Ordering was also a bit fiddly (the server timed out a couple of times) but eventually it went through, and a couple of days later the postcard dropped through the door. The end product was great quality - I went for the large, which comes out at a generous size, and the printing was bright and clear.

The fact that you can do all this from within a single app, even using a photo you've taken on your phone, makes the whole process incredibly simple.

Because it's all UK-based, this is a great option for Brits looking to circumvent the vagaries of international post services, and I'll definitely be using it more on future travels. For once, you might be able to send a postcard that arrives home before you do. It looks like it's only available for iPhone at the moment, but if it takes off, I'm sure an Android app can't be far behind.

Saturday, 18 October 2014

Courgette & Mushroom Pesto Pie

Courgette & Mushroom Pie

Higgidy - who make some of my favourite individual-serving pies - are running a competition for the public to design their next guest pie. The Higgidy Recipe Hunt is open to anyone in the UK (well, subject to various terms & conditions, which you can find on their site), and you can win a year's supply of pie, so get your thinking caps on! It doesn't even have to be a whole recipe, you could win by just suggesting a combination of flavours. It'd be great to see more veggie pies in the range, so I'll definitely be entering an idea or two. The deadline is October 26th.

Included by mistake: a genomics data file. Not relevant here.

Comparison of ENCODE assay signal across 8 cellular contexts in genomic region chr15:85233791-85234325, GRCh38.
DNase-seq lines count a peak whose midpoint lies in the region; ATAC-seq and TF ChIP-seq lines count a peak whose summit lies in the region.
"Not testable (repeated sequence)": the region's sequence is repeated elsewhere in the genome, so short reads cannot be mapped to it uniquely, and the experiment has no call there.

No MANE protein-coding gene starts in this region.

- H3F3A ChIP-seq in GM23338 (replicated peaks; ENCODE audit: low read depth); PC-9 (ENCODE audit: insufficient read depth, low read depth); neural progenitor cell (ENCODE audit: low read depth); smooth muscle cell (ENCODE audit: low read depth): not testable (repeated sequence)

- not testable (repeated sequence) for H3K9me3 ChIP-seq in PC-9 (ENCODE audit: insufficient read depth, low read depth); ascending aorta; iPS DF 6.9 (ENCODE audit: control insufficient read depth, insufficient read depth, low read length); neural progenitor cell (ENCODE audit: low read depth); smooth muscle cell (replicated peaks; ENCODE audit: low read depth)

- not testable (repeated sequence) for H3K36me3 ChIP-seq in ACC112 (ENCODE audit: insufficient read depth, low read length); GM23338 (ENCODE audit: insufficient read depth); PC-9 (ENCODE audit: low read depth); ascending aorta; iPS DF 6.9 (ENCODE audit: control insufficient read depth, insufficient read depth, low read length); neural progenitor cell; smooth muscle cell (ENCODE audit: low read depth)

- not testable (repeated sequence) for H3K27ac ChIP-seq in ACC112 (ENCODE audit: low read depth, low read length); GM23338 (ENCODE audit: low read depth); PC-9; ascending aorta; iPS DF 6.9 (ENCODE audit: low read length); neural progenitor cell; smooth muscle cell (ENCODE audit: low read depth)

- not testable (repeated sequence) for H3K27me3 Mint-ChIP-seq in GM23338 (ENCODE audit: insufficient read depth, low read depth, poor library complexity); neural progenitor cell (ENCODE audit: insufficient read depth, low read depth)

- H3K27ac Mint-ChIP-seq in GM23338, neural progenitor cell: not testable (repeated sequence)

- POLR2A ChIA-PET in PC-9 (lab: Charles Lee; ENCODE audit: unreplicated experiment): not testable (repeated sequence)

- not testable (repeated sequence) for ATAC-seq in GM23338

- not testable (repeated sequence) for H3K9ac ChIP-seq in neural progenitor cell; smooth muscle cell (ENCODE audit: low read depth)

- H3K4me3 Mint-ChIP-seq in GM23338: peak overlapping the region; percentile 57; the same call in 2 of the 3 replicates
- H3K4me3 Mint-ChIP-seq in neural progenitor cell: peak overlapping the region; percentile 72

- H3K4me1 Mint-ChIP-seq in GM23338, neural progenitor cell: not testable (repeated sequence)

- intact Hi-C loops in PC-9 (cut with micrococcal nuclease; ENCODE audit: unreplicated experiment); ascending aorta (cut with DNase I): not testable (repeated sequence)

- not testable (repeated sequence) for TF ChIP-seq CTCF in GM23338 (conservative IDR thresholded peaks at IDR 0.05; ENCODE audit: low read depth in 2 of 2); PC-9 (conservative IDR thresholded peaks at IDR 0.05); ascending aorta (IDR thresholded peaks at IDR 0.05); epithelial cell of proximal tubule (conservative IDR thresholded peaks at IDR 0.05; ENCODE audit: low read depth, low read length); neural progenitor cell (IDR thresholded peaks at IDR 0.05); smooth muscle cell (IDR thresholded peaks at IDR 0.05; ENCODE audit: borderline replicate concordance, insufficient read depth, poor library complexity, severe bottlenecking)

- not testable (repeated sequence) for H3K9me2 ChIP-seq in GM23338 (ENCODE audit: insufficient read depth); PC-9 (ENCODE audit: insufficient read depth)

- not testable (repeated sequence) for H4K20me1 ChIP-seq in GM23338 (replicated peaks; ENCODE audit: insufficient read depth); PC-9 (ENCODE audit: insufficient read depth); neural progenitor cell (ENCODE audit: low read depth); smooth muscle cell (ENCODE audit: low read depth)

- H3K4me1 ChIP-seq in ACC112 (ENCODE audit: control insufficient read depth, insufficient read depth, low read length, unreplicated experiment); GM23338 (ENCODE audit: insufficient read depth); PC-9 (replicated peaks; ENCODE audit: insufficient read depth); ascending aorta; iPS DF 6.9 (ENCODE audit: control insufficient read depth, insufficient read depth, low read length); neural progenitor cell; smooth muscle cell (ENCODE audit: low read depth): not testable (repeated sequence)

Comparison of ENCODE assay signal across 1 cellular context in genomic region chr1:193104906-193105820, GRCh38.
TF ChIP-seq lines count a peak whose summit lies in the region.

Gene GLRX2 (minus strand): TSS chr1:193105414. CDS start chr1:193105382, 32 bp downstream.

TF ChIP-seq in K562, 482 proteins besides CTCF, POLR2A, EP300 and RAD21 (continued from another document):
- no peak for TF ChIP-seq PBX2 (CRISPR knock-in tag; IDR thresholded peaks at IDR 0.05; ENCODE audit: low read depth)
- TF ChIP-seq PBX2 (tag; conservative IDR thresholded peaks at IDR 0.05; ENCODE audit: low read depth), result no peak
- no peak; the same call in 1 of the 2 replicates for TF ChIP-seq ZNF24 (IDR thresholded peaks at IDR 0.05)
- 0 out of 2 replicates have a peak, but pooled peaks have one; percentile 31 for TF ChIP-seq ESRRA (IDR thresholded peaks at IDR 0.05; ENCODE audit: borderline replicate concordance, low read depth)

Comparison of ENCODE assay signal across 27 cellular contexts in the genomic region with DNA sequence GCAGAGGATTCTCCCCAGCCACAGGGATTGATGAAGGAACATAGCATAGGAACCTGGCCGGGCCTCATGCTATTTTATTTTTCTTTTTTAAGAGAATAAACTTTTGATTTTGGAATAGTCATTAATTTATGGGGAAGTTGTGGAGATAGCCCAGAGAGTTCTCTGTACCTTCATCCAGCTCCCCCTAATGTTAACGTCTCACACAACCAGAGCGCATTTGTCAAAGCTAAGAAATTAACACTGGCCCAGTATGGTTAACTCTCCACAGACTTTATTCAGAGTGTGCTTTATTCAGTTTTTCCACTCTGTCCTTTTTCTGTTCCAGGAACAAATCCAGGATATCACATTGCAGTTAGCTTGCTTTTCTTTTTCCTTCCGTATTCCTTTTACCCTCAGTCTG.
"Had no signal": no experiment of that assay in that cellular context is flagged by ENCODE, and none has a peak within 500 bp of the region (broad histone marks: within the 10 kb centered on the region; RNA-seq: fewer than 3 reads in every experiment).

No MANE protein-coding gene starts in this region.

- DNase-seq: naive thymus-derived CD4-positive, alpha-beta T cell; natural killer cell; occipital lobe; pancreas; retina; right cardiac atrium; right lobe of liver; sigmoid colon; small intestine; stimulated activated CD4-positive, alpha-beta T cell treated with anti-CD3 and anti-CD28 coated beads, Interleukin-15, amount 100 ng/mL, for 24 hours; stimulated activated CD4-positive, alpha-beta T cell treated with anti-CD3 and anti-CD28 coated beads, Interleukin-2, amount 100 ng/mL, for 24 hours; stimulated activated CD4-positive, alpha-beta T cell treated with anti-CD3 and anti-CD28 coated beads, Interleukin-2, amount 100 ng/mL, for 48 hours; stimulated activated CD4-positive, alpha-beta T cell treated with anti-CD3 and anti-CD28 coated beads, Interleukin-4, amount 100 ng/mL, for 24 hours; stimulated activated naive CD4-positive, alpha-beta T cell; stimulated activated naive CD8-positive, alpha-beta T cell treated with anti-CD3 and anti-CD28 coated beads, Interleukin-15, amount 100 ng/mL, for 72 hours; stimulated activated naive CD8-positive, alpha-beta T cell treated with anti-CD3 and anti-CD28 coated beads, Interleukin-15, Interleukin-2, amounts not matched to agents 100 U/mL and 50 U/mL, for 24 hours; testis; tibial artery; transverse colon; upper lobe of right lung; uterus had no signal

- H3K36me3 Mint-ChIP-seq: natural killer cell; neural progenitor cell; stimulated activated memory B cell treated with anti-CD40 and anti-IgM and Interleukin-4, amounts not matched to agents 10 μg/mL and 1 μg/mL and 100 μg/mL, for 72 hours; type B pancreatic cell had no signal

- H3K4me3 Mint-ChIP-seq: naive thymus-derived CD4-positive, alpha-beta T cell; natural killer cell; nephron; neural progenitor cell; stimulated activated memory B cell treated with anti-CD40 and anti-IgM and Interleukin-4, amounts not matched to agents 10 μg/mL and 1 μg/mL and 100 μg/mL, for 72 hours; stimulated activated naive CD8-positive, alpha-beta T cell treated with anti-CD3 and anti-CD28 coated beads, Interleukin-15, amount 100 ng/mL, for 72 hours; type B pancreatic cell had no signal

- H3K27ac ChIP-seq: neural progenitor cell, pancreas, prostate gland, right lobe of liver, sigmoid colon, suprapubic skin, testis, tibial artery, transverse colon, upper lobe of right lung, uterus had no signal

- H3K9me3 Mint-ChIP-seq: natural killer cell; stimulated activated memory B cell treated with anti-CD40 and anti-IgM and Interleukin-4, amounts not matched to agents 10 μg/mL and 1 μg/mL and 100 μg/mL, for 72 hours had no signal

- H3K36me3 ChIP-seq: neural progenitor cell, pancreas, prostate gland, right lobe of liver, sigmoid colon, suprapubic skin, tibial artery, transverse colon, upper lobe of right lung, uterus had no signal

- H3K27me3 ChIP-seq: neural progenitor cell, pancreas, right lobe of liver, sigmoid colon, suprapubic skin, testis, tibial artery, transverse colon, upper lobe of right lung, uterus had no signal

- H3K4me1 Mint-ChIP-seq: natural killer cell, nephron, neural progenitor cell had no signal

To celebrate, Higgidy founder Camilla sent me a gorgeous enamel pie dish (you can see it in the photos) and some pie-making tips. One of Camilla's top tips is not to be afraid of using shortcuts (like ready-made pastry) if you're short on time, something I really took to heart this time as I'd been feeling under the weather all weekend and still wanted to knock up something impressive and tasty to feed my friends.

I happened to have a load of courgettes in the fridge, and half a jar of pesto, so this pie filling came together very easily. It worked really well, and really only took a few minutes to prepare, so I'll definitely be doing something like this again.

This recipe is vegan, just as long as you use vegan pesto and check the ingredients on your pastry.

Courgette, Mushroom & Pesto Pie
Serves 4

320g (11oz) courgettes (zucchini), approx. 2 large
200g (7oz) chestnut mushrooms
160g (5½oz) baby sweetcorn
1 large leek
1 large onion
1tbsp sunflower oil
2tbsp pesto
1x 320g (11oz) puff pastry sheet
  1. Chop the courgettes, mushrooms, and baby corn into bite-sized pieces. Finely chop the leek and onion.
  2. Heat the oil in a large, deep saucepan.
  3. Fry the vegetables until soft, then set aside to cool.
  4. Stir the pesto into the vegetable mixture.
  5. Preheat the oven to 200°C (390°F).